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Hunt wants 15% of NHS users to access GP record via smartphone app in 2016/17

Health secretary Jeremy Hunt has said he wants 15% of NHS users to regularly access their GP record via smartphone apps by 2016/17.

The ambition, set out at the NHS England Health and Care Innovation Expo yesterday, comes amid the Government’s plan for all GP records to be made available to patients online next year, and all hospital records in 2018.

But Mr Hunt went even further by suggesting patients should be able to modify their patient record via smartphone and plug in devices such as digital step counters to upload data to their record.

Defending plans of which GP leaders remain wary, Mr Hunt said that experience from other countries ‘suggests that opening up access to your own medical record leads to a profound change in culture in a way that is transformative for people with complex or long term conditions’.

He said: ‘Powerful patients need to know about the quality of healthcare being provided, but they also need to be able to harness the many innovations now becoming possible… [and] I also want patients not just to be able to read their medical record on their smartphone but to add to it, whether by recording their own comments or by plugging in their own wearable devices to it.’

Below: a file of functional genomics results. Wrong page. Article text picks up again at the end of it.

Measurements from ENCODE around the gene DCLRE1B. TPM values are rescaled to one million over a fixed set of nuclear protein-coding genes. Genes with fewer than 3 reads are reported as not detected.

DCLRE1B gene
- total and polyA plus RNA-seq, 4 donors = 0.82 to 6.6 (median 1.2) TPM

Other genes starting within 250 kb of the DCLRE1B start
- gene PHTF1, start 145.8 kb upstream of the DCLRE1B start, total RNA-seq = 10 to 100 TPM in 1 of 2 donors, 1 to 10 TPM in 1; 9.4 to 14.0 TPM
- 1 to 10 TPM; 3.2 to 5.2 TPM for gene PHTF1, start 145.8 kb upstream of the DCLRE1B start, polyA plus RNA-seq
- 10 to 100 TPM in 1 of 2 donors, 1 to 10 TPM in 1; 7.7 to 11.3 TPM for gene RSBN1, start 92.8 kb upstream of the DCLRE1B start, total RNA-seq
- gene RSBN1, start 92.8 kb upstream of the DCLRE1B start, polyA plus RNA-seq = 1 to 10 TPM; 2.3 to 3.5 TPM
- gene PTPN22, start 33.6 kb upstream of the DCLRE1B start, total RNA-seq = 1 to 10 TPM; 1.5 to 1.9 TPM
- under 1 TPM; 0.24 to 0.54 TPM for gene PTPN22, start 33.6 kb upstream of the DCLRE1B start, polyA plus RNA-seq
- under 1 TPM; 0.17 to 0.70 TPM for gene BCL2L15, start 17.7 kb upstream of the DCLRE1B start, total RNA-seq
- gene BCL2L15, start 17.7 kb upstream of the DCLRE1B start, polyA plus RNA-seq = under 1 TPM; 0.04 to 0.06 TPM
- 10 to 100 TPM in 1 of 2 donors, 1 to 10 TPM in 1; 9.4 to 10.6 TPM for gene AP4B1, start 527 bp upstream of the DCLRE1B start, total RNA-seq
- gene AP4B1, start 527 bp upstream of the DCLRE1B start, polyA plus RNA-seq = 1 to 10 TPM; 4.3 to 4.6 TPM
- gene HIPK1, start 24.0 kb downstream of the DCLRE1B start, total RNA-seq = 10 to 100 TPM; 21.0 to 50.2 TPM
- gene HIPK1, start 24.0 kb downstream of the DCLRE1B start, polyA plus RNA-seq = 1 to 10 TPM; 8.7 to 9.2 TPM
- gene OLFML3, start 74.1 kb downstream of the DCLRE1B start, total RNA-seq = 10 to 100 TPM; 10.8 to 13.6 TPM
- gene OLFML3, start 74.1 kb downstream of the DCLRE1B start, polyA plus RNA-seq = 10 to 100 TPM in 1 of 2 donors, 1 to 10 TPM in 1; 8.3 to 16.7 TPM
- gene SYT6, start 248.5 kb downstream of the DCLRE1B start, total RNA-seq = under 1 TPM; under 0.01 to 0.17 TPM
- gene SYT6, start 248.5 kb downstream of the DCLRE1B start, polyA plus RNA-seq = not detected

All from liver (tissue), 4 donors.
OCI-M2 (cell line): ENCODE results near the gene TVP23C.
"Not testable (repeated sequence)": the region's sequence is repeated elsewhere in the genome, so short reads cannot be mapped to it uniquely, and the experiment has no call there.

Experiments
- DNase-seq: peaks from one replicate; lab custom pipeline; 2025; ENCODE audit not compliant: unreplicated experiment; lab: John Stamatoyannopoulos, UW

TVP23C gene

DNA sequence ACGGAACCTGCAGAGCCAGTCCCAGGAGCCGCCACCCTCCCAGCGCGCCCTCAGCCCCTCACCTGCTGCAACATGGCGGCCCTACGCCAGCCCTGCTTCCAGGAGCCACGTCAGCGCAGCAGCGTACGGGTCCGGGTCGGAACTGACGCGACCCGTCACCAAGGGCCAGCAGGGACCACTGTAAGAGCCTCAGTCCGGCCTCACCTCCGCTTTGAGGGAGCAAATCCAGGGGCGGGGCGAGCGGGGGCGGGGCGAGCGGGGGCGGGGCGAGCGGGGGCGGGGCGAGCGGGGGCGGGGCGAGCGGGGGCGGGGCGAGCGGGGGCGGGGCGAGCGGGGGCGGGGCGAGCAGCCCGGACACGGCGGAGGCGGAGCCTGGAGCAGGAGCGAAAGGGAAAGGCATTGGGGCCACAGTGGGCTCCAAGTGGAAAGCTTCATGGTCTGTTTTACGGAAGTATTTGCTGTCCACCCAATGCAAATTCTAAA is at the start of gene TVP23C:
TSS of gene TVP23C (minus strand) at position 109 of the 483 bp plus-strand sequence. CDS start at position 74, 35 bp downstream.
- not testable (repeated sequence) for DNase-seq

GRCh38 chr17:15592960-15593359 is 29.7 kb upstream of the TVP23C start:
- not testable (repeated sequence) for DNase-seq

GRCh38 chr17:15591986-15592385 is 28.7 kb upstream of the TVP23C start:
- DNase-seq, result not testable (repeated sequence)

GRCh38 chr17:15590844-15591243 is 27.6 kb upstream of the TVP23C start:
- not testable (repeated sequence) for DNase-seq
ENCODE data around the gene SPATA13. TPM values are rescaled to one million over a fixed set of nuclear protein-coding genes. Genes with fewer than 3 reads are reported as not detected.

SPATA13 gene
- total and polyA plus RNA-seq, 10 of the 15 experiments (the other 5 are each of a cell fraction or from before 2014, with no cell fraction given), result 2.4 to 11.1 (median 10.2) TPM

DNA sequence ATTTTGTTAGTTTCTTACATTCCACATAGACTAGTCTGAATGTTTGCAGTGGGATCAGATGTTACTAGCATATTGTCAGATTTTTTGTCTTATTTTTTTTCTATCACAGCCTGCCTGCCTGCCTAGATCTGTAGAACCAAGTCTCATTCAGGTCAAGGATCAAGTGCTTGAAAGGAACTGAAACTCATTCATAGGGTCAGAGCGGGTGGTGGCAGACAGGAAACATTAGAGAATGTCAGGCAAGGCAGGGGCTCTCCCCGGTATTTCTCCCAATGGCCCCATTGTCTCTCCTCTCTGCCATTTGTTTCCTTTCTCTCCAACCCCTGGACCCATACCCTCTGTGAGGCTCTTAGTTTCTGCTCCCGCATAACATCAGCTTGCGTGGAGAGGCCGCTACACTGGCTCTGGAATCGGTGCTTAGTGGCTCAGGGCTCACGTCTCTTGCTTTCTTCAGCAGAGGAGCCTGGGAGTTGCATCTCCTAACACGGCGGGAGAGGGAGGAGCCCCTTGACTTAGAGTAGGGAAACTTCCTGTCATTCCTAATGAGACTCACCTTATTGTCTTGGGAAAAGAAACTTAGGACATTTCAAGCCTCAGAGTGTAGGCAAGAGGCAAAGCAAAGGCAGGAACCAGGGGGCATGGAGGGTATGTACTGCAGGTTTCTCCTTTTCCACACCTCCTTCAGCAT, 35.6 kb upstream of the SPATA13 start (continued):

Mr Hunt said the CQC’s inspections into data security standards at GP practices, due to begin next April, would instil faith among patients that their data was safe. He said the CQC was currently determining what the inspections would look at and would report by the end of January.

But the BMA said there was ‘a big difference between being able to physically view private records in a secure, controlled environment of a practice and via a password that could be obtained by a third party’.

A spokesperson said: ‘There are few safeguards that could be put in place to stop vulnerable patients being coerced by, for example, abusive partners, into giving access to their records. The government must also ensure that the system is not susceptible to security breaches that have happened with other online data.’

RCGP chair Professor Maureen Baker said: ‘GPs are under incredible pressure… and we simply do not have the resources to analyse data that patients upload to their records.’